No Respite for Indians on Visa Fees After Krishna-Clinton Talks

Indian Foreign Minister SM Krishna with US Secretary of State Hillary Clinton

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New York – A visiting Indian top diplomat on Monday met with his American counterpart and glossed over international issues, while discussing bilateral topics on the sidelines of the UN General Assembly session in New York, according to officials privy to the meeting.

“Secretary (Hillary) Clinton and Foreign Minister (S.M.) Krishna today held a positive discussion on a broad range of bilateral and regional issues,” said a State Department senior official, mentioning regional topics like the US-Afghanistan-India trilateral dialogue and economic integration projects, including the Turkmenistan-Afghanistan-Pakistan-India (TAPI) pipeline.

On other issues, the senior US Official stated, “They also discussed our joint efforts on energy, civil nuclear cooperation, visas, trade and bilateral investment, and expanding cooperation with India’s neighbors and near-neighbors.”

Hours before the meeting, Indian media had been upbeat that Krishna would address  critical Indian business issues like the US visa fee hike in 2010, for which Delhi recently suggested they may take the US to the World Trade Organization but there was no breakthrough announcement on the visa issue.

Clinton and Krishna have already met twice this year, first in India in April and again in June in Washington, but the Indian companies, and especially those active in the US Silicon Valley, are still waiting for an affirmative action from the US to address the visa hike issue.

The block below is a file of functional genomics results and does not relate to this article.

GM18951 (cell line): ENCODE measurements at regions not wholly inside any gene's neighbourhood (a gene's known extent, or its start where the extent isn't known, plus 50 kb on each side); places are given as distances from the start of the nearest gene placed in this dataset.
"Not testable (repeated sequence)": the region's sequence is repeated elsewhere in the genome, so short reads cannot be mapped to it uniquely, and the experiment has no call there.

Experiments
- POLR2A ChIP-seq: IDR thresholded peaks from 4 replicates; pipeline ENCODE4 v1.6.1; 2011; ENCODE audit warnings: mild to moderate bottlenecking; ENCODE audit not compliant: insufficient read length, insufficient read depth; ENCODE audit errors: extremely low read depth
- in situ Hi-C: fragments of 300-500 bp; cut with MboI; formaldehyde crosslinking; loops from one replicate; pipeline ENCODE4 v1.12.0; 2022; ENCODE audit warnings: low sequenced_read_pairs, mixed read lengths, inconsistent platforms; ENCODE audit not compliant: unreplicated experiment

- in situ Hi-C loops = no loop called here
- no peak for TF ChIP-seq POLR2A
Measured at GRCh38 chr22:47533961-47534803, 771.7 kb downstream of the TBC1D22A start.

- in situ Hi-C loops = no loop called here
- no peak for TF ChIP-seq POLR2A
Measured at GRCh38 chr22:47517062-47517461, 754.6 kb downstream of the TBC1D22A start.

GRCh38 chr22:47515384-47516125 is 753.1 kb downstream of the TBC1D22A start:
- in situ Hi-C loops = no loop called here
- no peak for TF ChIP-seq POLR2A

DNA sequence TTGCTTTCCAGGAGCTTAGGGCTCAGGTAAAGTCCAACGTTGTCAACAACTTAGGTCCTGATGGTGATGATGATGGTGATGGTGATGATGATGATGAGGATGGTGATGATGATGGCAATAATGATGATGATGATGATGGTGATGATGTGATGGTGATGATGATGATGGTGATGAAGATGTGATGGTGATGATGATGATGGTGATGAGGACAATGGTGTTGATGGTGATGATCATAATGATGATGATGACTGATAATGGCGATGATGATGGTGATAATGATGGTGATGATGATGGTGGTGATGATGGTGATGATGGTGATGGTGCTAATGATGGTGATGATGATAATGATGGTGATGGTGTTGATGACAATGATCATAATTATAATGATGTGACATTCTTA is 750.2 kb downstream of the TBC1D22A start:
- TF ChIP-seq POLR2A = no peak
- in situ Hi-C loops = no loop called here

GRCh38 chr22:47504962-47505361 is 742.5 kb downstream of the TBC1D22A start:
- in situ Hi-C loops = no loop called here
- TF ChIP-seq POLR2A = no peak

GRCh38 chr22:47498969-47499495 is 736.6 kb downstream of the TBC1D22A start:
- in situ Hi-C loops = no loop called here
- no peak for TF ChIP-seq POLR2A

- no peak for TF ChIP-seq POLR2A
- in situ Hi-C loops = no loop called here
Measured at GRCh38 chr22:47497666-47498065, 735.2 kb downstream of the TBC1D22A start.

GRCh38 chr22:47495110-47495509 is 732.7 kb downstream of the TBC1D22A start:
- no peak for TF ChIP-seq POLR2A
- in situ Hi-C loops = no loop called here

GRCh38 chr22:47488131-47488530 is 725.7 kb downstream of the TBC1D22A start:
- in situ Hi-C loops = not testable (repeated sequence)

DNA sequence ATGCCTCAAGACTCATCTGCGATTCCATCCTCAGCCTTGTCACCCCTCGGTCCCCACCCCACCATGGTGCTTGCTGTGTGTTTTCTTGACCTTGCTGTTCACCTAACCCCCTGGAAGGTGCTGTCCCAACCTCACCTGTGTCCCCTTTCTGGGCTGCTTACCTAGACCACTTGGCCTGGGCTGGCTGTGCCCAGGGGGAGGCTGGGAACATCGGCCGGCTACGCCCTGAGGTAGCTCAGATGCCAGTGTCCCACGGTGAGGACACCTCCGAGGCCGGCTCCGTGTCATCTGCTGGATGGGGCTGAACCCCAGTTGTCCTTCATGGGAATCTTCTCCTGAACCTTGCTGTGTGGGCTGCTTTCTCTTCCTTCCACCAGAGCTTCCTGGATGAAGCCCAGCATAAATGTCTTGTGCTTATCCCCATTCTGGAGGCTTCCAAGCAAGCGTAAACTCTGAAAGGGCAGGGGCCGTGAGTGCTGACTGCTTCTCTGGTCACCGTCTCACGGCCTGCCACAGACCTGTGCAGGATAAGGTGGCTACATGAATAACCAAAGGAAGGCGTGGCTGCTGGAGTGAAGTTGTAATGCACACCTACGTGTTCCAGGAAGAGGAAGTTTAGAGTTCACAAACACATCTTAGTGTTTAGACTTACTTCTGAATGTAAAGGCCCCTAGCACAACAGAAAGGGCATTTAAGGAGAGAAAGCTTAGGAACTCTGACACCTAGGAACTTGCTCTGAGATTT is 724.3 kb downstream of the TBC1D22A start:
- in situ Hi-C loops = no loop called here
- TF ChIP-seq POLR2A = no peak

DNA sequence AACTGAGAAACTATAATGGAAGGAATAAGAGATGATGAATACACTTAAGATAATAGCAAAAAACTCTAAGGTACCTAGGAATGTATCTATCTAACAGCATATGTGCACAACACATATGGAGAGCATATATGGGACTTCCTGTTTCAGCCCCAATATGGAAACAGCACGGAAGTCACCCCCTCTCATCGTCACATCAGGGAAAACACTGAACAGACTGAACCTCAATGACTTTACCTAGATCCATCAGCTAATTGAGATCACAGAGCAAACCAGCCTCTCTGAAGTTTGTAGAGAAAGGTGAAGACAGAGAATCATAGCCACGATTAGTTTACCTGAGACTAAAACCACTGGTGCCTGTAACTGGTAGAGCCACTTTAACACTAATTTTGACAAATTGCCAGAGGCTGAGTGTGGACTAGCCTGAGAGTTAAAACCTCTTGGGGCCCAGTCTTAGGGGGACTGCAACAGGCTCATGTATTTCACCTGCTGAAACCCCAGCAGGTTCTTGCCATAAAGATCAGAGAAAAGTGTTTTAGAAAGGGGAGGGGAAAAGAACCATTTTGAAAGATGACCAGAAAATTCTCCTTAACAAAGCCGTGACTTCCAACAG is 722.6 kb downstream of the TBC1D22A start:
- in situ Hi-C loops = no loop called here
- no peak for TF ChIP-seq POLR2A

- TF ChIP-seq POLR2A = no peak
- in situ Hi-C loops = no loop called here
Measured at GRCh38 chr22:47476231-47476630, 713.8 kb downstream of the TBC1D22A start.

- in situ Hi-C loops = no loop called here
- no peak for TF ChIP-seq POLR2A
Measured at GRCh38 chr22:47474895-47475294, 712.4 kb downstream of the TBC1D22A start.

At the start of the meeting, Foreign Minister Krishna expressed his condolences regarding recent events in Libya and noted his concern regarding protests at the United States Consulate in Chennai.

For her part, Secretary Clinton welcomed the steps India and Pakistan recently took “to develop closer trade and commercial ties.”

But in earlier speeches, both India and Pakistan exchanged terse words over the Kashmir issue.

Addressing the 67th session of the UN General Assembly, Krishna said, “The people of Jammu and Kashmir have chosen and reaffirmed their destiny repeatedly through India’s well established democratic processes.”

“We wish to make it abundantly clear that J&K is an integral part of India,” Krishna asserted.

Indian Minister Krishna’s comments were a direct answer to an earlier speech by Pakistani President Asif Zardari, who had reiterated Islamabad’s support to the people of Jammu and Kashmir, with an accusing finger pointed at the UN, saying, “Kashmir remains a symbol of the failures, rather than strengths of the UN system.”

Summing up the dialogue, the State Department senior official noted that Clinton and Krishna “also both expressed their sorrow at the tragic shooting at a Wisconsin Sikh gurdwara in August.” (IATNS)

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